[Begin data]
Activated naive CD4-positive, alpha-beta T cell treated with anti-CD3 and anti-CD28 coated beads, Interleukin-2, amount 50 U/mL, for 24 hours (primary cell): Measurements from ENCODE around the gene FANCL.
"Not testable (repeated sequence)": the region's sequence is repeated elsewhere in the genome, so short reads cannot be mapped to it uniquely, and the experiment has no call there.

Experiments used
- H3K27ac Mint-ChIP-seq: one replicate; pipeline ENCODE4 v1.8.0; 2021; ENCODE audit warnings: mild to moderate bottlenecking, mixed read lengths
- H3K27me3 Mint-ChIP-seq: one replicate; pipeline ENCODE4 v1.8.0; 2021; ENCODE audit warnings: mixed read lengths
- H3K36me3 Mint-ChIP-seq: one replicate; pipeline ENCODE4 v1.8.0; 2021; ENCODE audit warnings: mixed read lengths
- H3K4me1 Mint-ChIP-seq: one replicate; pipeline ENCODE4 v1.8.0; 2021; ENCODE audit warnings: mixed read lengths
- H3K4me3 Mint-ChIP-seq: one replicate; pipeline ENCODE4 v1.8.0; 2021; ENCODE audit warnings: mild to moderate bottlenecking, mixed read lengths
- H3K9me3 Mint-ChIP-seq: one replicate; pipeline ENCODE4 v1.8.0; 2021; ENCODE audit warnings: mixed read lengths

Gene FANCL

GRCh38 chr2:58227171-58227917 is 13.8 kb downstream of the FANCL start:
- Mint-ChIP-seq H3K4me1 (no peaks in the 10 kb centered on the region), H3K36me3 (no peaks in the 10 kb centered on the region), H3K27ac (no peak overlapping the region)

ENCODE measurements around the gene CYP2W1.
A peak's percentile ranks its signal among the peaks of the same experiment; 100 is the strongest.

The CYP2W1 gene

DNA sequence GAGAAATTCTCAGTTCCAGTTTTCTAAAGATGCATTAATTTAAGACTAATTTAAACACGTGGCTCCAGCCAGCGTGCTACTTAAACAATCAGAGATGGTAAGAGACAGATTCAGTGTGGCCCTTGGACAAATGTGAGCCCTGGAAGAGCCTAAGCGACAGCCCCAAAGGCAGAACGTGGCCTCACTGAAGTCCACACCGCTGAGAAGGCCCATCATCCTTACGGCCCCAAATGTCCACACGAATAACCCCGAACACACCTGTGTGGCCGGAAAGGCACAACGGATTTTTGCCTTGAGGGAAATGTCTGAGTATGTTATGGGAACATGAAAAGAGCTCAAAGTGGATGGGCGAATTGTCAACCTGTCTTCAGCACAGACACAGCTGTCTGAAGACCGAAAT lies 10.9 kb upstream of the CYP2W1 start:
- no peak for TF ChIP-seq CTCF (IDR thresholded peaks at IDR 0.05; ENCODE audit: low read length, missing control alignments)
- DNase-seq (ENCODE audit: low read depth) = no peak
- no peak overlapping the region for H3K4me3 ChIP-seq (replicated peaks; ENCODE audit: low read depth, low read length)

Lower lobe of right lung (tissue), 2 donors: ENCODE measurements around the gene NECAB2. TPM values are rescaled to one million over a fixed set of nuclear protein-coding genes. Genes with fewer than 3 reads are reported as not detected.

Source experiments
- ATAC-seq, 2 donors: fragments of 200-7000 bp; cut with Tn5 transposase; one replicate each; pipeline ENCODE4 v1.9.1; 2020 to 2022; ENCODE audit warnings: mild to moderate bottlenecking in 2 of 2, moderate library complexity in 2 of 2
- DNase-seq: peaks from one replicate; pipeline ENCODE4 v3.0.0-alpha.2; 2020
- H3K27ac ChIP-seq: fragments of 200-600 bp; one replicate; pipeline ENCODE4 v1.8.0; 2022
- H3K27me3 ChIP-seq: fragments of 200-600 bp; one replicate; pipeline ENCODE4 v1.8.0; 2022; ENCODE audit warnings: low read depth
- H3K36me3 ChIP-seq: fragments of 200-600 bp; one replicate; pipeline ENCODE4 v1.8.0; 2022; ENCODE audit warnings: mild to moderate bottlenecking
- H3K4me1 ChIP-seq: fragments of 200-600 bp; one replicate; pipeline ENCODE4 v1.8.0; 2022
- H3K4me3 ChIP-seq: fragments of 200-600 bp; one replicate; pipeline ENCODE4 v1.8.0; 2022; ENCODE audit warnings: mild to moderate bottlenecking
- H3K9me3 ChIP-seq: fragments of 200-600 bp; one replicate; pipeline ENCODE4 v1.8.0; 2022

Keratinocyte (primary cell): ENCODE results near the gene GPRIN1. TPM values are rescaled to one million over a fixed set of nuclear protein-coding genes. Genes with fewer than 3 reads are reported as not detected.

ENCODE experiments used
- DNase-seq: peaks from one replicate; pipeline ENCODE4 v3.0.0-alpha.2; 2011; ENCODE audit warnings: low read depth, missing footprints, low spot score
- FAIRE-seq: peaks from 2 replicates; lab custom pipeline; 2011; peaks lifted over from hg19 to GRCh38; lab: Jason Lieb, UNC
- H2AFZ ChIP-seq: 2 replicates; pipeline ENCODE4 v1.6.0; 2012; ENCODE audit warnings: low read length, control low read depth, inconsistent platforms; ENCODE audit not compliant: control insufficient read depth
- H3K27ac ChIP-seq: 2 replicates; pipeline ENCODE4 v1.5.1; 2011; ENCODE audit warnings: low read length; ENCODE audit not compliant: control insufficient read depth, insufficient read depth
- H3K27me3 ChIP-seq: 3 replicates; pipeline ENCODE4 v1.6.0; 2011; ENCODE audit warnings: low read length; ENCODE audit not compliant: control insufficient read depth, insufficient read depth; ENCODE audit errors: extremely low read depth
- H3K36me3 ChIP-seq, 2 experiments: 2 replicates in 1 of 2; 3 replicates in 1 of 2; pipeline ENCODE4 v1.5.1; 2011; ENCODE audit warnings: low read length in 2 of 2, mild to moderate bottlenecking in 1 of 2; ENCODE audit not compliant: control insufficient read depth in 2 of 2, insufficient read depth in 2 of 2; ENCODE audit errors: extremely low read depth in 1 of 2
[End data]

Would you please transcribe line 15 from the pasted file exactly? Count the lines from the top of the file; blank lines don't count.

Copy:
The CYP2W1 gene